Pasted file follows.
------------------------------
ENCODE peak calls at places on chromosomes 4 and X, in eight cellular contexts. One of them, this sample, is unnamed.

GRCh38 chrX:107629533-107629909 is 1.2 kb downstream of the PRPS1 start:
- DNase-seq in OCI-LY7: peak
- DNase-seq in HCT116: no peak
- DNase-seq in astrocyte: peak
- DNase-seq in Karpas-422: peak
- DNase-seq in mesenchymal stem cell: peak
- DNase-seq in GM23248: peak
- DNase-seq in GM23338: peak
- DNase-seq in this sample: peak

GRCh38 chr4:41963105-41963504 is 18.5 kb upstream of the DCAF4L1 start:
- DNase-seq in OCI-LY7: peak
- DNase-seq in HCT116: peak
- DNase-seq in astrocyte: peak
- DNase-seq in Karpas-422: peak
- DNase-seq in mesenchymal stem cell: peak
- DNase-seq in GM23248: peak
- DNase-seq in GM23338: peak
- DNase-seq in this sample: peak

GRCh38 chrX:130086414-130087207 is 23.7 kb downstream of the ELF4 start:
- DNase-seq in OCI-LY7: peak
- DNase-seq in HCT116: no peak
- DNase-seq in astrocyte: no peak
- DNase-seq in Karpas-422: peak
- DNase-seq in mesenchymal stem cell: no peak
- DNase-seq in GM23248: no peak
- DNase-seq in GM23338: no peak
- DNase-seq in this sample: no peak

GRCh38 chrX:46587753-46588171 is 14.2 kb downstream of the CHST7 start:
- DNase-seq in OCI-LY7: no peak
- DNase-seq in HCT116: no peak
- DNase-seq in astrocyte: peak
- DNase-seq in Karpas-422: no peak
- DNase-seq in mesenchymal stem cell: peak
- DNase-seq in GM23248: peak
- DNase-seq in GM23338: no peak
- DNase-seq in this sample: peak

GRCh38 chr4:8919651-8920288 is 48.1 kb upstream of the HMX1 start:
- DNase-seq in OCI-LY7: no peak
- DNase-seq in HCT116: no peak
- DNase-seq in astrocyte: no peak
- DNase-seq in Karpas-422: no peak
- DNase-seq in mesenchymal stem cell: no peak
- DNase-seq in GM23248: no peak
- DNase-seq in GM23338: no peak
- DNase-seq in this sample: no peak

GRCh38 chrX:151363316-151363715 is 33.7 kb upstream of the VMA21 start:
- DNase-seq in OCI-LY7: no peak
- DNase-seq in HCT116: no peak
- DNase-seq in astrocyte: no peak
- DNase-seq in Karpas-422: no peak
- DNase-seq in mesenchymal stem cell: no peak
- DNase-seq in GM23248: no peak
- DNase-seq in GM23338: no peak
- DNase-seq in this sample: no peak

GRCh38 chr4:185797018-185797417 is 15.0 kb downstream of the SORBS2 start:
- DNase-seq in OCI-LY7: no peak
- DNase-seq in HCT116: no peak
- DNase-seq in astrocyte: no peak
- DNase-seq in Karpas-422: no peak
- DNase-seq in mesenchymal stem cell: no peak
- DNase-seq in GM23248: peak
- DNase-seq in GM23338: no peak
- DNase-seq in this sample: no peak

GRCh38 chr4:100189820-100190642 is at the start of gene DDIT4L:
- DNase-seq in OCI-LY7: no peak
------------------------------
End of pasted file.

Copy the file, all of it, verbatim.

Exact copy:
ENCODE peak calls at places on chromosomes 4 and X, in eight cellular contexts. One of them, this sample, is unnamed.

GRCh38 chrX:107629533-107629909 is 1.2 kb downstream of the PRPS1 start:
- DNase-seq in OCI-LY7: peak
- DNase-seq in HCT116: no peak
- DNase-seq in astrocyte: peak
- DNase-seq in Karpas-422: peak
- DNase-seq in mesenchymal stem cell: peak
- DNase-seq in GM23248: peak
- DNase-seq in GM23338: peak
- DNase-seq in this sample: peak

GRCh38 chr4:41963105-41963504 is 18.5 kb upstream of the DCAF4L1 start:
- DNase-seq in OCI-LY7: peak
- DNase-seq in HCT116: peak
- DNase-seq in astrocyte: peak
- DNase-seq in Karpas-422: peak
- DNase-seq in mesenchymal stem cell: peak
- DNase-seq in GM23248: peak
- DNase-seq in GM23338: peak
- DNase-seq in this sample: peak

GRCh38 chrX:130086414-130087207 is 23.7 kb downstream of the ELF4 start:
- DNase-seq in OCI-LY7: peak
- DNase-seq in HCT116: no peak
- DNase-seq in astrocyte: no peak
- DNase-seq in Karpas-422: peak
- DNase-seq in mesenchymal stem cell: no peak
- DNase-seq in GM23248: no peak
- DNase-seq in GM23338: no peak
- DNase-seq in this sample: no peak

GRCh38 chrX:46587753-46588171 is 14.2 kb downstream of the CHST7 start:
- DNase-seq in OCI-LY7: no peak
- DNase-seq in HCT116: no peak
- DNase-seq in astrocyte: peak
- DNase-seq in Karpas-422: no peak
- DNase-seq in mesenchymal stem cell: peak
- DNase-seq in GM23248: peak
- DNase-seq in GM23338: no peak
- DNase-seq in this sample: peak

GRCh38 chr4:8919651-8920288 is 48.1 kb upstream of the HMX1 start:
- DNase-seq in OCI-LY7: no peak
- DNase-seq in HCT116: no peak
- DNase-seq in astrocyte: no peak
- DNase-seq in Karpas-422: no peak
- DNase-seq in mesenchymal stem cell: no peak
- DNase-seq in GM23248: no peak
- DNase-seq in GM23338: no peak
- DNase-seq in this sample: no peak

GRCh38 chrX:151363316-151363715 is 33.7 kb upstream of the VMA21 start:
- DNase-seq in OCI-LY7: no peak
- DNase-seq in HCT116: no peak
- DNase-seq in astrocyte: no peak
- DNase-seq in Karpas-422: no peak
- DNase-seq in mesenchymal stem cell: no peak
- DNase-seq in GM23248: no peak
- DNase-seq in GM23338: no peak
- DNase-seq in this sample: no peak

GRCh38 chr4:185797018-185797417 is 15.0 kb downstream of the SORBS2 start:
- DNase-seq in OCI-LY7: no peak
- DNase-seq in HCT116: no peak
- DNase-seq in astrocyte: no peak
- DNase-seq in Karpas-422: no peak
- DNase-seq in mesenchymal stem cell: no peak
- DNase-seq in GM23248: peak
- DNase-seq in GM23338: no peak
- DNase-seq in this sample: no peak

GRCh38 chr4:100189820-100190642 is at the start of gene DDIT4L:
- DNase-seq in OCI-LY7: no peak